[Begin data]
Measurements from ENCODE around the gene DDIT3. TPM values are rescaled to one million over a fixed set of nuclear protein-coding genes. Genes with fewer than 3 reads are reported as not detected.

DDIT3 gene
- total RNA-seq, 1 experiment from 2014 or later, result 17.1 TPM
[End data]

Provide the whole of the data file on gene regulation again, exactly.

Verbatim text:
Measurements from ENCODE around the gene DDIT3. TPM values are rescaled to one million over a fixed set of nuclear protein-coding genes. Genes with fewer than 3 reads are reported as not detected.

DDIT3 gene
- total RNA-seq, 1 experiment from 2014 or later, result 17.1 TPM